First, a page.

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Getting There

By Plane

http://www.avinor.no/en/airport/tromso Tromsø/Langnes Airport (TOS) in Tromso is the main airport in this district. Frequent flights operate between Tromso and Oslo. Other destinations include Svalbard (Longyearbyen), Trondheim, Bodø, Arkhangelsk, Murmansk, Alta, Gran Canaria, Kirkenes, London Gatwick Airport, Andenes, Bergen, Båtsfjord, Berlevåg, Hammerfest, Harstad/Narvik, Hasvik, Honningsvåg, Kirkenes, Lakselv, Mehamn, Stokmarknes, Sørkjosen, Vadsø and Vardø. Some seasonal and charter flights operate to/from Burgas, Helsinki, Antalya, Chania, Stockholm, Palma de Mallorca and Sandefjord.

Bardufoss Airport (BDU) in Mid-Troms offers some flights, mainly to Bodo and Oslo.
Evenes Airport is just south of the border, in Nordland county. This airport serves both Harstad (in Troms) and Narvik (in Nordland). Destinations include Andenes, Bodø, Tromsø, Trondheim and both Gardermoen as well as Torp airports in Oslo.

By Train

Troms has no railroad. Nearest railroad station is in Narvik, which is in the county of Nordland. Narvik is not part of the Norwegian railway network, it is connected to the Swedish railways. Narvik is 50-60 kilometres south of the border between Troms and Nordland. The first station on the Norwegian railway network is Fauske, a further 250 kilometres south of Narvik.

By Car

The E-6 runs the length of Troms, as well as most of Norway, it is considered the main road both in the south and north of this county.
If you drive the length of Sweden you can cross the bortder to Finland at Karesuando and take the E-8 to Skibotn in Norway.

In summer a car ferry runs between Andenes (in Nordland) and Gryllefjord on Senja (Troms). This ferry is a shortcut if you have travelled the Lofoten islands and want to visit Troms as well.

From Lofoten you can take the E-10 to Bjerkvik, where it joins the E-6 and take the E-6 north from there. If you go to Tromso, this will be a considerably longer drive than taking the car ferry from Andenes.

If you take the E-10 from Lofoten you can visit Harstad as well. At Tjeldsundet (a little before the bridge to the mainland) you can take off the E-10 and follow road 83.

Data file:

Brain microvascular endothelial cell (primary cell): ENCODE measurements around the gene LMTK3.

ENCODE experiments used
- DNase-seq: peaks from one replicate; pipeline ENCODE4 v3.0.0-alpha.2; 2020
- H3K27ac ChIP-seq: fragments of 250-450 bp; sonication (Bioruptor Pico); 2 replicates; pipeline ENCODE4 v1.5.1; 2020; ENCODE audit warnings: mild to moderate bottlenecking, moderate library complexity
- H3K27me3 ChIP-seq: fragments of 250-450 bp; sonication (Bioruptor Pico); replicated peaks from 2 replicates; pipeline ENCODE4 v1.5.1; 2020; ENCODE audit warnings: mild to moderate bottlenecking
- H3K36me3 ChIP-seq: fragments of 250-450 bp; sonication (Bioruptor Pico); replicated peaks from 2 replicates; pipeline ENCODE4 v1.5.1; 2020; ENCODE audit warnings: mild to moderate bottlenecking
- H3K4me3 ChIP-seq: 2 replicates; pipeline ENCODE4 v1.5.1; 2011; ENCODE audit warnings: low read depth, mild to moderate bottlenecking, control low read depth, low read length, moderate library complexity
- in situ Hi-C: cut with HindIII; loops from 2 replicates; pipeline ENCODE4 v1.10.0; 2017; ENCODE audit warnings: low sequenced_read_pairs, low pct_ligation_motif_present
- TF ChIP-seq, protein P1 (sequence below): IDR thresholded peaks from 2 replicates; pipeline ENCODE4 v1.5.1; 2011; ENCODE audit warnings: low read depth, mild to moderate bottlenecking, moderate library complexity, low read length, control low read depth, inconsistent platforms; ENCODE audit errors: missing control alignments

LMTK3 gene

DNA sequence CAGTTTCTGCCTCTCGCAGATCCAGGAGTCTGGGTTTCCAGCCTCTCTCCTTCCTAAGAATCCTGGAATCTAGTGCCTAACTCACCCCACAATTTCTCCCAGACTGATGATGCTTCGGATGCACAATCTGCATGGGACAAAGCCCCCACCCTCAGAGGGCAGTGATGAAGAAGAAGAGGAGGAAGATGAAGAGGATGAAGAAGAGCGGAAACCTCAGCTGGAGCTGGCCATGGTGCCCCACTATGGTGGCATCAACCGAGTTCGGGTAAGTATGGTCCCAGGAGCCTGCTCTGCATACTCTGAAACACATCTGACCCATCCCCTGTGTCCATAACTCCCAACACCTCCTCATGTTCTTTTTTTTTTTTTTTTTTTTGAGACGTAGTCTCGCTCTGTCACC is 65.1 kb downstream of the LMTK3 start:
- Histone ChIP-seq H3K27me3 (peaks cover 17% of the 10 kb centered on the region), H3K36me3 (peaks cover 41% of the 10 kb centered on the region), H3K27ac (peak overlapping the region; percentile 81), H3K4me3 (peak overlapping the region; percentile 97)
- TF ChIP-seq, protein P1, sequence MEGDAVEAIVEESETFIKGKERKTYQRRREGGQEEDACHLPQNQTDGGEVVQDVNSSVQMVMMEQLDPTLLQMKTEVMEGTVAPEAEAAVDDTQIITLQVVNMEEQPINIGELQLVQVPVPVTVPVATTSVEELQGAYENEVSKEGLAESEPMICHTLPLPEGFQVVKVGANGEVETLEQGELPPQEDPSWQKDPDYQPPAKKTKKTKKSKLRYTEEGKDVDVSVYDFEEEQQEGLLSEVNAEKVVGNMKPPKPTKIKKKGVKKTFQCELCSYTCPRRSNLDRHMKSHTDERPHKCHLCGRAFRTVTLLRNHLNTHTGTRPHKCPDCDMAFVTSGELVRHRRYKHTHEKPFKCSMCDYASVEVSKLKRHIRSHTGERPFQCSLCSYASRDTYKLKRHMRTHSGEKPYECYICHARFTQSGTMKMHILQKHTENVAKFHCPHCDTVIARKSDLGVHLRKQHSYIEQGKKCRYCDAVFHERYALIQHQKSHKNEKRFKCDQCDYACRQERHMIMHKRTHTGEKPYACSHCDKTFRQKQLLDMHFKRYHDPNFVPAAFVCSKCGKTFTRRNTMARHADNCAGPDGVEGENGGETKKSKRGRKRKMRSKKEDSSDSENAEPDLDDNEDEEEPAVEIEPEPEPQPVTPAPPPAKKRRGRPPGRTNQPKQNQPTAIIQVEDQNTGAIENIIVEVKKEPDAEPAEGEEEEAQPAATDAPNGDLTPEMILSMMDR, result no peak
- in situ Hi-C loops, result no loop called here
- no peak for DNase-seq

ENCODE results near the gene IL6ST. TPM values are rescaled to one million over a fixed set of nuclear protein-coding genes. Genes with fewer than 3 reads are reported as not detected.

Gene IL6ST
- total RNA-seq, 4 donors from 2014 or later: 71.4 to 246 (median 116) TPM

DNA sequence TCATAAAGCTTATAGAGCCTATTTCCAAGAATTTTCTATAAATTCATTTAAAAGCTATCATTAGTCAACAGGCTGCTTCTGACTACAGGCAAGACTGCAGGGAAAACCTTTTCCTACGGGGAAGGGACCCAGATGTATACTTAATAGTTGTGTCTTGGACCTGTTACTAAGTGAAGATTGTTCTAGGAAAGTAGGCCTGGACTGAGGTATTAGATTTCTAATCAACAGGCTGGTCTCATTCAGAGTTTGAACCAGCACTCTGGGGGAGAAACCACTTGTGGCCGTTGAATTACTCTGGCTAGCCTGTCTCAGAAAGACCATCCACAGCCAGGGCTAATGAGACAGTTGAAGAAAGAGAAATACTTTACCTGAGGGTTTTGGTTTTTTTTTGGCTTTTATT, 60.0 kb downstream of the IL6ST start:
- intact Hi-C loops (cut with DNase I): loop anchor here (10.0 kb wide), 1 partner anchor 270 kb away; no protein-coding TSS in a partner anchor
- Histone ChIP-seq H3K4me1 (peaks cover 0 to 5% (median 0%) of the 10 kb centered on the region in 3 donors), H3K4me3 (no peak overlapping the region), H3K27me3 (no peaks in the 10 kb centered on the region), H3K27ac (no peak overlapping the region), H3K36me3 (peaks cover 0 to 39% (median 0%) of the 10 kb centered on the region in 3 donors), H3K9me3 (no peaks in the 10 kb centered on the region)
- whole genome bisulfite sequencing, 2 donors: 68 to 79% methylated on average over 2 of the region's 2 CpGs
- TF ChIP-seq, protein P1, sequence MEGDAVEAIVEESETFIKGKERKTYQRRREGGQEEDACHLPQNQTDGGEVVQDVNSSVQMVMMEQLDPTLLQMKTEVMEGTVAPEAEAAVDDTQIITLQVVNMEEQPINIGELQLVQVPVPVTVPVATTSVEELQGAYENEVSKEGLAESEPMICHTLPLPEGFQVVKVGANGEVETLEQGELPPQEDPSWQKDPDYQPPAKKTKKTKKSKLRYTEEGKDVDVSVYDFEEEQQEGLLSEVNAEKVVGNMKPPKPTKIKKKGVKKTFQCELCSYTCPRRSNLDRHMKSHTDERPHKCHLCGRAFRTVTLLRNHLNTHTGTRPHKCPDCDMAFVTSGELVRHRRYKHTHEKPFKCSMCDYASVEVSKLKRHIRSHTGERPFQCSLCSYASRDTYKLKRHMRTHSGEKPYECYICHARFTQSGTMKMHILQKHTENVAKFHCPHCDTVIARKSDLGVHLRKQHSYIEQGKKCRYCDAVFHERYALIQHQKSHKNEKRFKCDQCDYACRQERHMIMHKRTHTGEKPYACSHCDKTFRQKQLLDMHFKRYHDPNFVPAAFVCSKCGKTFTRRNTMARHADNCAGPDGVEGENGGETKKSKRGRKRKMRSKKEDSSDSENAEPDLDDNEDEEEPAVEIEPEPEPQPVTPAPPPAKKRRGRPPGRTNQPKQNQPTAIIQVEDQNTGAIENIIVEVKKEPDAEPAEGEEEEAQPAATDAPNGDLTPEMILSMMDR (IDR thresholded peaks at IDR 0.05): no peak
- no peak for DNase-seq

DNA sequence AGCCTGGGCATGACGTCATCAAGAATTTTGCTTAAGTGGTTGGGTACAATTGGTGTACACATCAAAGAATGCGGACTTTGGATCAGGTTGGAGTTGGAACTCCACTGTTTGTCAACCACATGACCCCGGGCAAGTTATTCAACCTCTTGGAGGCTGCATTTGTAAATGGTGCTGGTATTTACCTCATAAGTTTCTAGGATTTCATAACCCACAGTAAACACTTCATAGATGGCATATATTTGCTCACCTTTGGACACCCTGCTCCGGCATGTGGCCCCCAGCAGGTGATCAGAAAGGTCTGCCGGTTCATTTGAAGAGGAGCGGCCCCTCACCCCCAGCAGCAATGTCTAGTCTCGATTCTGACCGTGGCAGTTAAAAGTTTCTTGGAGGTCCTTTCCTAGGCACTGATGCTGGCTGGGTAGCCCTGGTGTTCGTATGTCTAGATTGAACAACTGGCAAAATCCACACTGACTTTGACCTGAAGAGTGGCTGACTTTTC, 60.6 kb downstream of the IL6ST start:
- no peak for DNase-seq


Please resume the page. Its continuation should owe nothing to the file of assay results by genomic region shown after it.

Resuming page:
By Bus

If you come by rail to Fauske, you can continue your journey by bus to Narvik and further north into Troms. Long distance buses from Finnmark are connected to the bus network in Troms.

By Boat

Hurtigruten plies the coast of Troms and calls at Harstad, Finnsnes, Tromso and Skjervoy.
In summer a car ferry runs between Andenes (in Nordland) and Gryllefjord on Senja (Troms). This ferry will of course carry people that are not travelling by car, as well as those who are.

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Getting Around

Here is a link to a portal for timetables in Troms at tromskortet.no.

  • Buss means busroutes.
  • Hurtigbåt - means speedferries (do not take motorised vehicles) and passengerferries.
  • Ferger - means carferries

By Plane

Few connections inside Troms, some flights between Tromso and Eidkjosen airport at Storslett.

By Car

An extensive road network makes visits to a lot of places possible. In summer it is relatively easy to find a place to park the car should you wish to go for a hike. In winter only the more popular starting points will have parking that is regularly cleared of snow.

By Bus

An extensive bus network. Outside towns buses are not very frequent. For timetables - see above.

By Boat

Speed ferries run on the route Tromso - Finnsnes - Harstad. There is a speed ferry service between Lysnes on Senja and Tromso (calling at Vikran and Tennskjær as well). There is a speed ferry service between Tromso and Skjervoy.

Please note that the speed ferries do not carry cars. They will probably take bicycles, but not motorcycles.

Hurtigruten has one northbound and one southbound call per day at the sceduled ports. In Troms these ports are: Harstad, Finnsnes, Tromso and Skjervoy. Except for one old ship, the ships of hurtigruten can take cars.

Though more and more places are connected by bridges or subsea tunnels, still some car ferries are left.
For timetables - see above.

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This is version 54. Last edited at 10:49 on Jan 14, 14 by Utrecht. 4 articles link to this page.